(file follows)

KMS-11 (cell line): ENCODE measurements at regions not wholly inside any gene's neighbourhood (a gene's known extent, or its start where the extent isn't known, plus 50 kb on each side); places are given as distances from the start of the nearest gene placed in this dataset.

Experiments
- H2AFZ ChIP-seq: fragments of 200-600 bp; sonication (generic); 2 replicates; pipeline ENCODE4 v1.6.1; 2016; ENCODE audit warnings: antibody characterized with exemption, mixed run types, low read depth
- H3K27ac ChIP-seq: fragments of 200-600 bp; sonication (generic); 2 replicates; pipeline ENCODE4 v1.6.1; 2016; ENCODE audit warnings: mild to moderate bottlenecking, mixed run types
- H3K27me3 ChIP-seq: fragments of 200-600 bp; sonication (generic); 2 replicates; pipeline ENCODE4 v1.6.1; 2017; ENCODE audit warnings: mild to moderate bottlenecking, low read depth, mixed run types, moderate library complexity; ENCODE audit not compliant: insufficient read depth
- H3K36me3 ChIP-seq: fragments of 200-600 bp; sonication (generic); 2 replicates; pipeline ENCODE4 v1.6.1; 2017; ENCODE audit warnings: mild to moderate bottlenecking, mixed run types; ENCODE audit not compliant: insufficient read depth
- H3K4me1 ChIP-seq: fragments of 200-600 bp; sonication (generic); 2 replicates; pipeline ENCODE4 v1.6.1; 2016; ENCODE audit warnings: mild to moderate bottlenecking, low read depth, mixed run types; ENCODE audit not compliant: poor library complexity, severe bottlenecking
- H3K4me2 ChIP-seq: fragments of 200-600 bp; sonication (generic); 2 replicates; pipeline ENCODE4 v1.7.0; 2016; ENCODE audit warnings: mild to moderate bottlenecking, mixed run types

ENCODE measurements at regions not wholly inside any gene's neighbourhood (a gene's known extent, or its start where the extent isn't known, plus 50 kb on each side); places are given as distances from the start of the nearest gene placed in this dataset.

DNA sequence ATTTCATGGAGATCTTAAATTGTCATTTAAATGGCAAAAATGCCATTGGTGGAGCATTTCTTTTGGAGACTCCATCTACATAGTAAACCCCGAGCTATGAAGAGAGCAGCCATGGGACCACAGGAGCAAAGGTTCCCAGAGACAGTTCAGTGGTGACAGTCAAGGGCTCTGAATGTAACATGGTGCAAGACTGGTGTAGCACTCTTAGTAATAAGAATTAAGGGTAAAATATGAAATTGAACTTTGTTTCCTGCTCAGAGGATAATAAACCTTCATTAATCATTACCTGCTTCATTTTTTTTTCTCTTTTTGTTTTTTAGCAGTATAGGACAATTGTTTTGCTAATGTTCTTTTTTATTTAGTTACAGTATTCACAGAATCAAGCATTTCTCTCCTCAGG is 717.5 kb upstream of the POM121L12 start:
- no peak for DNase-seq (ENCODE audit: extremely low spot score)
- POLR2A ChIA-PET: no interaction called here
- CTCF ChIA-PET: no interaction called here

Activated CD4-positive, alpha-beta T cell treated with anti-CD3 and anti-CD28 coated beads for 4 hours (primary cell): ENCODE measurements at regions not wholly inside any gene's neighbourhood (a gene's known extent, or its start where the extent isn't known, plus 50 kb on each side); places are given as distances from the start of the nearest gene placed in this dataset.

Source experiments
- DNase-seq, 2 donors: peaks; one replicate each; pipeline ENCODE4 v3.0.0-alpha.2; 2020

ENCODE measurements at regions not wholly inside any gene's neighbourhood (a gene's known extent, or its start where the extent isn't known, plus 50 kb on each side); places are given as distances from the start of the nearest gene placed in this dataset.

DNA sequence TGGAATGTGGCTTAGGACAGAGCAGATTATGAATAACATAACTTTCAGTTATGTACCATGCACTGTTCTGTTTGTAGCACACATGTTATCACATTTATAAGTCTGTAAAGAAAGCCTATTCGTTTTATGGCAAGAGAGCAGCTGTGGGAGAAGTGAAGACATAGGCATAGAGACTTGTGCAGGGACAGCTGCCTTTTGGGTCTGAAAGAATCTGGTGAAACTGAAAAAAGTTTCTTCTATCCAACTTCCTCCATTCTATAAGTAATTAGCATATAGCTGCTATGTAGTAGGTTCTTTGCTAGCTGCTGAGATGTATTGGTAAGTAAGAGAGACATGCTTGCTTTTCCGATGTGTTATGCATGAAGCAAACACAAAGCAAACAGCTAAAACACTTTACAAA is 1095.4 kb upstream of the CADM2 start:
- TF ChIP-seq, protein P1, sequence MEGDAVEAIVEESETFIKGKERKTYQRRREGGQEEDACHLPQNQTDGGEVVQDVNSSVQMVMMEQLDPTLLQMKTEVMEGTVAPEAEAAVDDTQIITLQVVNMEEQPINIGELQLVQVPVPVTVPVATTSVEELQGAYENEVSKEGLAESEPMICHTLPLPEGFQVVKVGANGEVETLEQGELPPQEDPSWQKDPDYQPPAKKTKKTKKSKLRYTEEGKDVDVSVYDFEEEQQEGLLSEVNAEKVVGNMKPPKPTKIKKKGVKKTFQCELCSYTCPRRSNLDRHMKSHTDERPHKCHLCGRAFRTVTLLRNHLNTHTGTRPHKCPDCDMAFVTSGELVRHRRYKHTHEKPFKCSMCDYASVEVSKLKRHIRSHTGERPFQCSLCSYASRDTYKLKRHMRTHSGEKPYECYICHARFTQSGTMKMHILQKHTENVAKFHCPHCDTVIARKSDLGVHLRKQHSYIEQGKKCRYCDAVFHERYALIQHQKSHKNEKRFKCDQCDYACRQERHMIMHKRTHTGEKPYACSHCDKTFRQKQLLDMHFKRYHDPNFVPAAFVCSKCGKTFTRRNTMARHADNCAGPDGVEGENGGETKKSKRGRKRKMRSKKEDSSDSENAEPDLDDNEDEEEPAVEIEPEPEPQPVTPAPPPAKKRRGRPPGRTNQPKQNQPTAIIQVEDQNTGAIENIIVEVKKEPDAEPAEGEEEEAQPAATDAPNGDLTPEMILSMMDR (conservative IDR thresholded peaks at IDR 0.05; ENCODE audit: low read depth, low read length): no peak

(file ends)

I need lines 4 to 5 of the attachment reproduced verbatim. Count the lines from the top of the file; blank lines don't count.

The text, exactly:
- H3K27ac ChIP-seq: fragments of 200-600 bp; sonication (generic); 2 replicates; pipeline ENCODE4 v1.6.1; 2016; ENCODE audit warnings: mild to moderate bottlenecking, mixed run types
- H3K27me3 ChIP-seq: fragments of 200-600 bp; sonication (generic); 2 replicates; pipeline ENCODE4 v1.6.1; 2017; ENCODE audit warnings: mild to moderate bottlenecking, low read depth, mixed run types, moderate library complexity; ENCODE audit not compliant: insufficient read depth